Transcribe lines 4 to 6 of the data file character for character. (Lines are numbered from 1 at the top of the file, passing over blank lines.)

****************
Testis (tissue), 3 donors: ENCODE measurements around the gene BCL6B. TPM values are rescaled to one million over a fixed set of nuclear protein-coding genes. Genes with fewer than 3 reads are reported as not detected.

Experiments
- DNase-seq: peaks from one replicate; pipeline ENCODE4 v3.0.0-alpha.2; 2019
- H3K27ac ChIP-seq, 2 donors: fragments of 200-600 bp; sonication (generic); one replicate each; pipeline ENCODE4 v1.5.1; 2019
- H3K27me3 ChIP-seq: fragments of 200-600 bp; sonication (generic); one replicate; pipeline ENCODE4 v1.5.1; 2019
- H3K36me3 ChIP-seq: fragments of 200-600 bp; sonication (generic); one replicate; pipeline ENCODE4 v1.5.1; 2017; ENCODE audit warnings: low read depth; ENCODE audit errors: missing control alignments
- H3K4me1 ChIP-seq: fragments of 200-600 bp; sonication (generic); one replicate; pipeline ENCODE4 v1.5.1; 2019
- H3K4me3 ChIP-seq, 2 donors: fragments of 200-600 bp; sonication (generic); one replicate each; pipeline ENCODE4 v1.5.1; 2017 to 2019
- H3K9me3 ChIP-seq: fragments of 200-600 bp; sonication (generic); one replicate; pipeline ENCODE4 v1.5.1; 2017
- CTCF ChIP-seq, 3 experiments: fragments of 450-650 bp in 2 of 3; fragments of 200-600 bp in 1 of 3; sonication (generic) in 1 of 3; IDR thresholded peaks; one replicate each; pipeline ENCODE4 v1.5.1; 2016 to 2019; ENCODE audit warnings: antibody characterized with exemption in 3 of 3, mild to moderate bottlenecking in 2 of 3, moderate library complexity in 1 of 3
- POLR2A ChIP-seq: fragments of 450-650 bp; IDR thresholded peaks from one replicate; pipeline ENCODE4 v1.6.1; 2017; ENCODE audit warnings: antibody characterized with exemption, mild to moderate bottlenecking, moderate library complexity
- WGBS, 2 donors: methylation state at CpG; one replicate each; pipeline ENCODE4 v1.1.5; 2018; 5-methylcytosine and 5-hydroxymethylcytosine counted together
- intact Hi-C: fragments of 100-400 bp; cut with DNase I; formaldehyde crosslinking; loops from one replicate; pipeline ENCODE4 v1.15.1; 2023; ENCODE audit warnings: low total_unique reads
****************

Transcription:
- H3K27ac ChIP-seq, 2 donors: fragments of 200-600 bp; sonication (generic); one replicate each; pipeline ENCODE4 v1.5.1; 2019
- H3K27me3 ChIP-seq: fragments of 200-600 bp; sonication (generic); one replicate; pipeline ENCODE4 v1.5.1; 2019
- H3K36me3 ChIP-seq: fragments of 200-600 bp; sonication (generic); one replicate; pipeline ENCODE4 v1.5.1; 2017; ENCODE audit warnings: low read depth; ENCODE audit errors: missing control alignments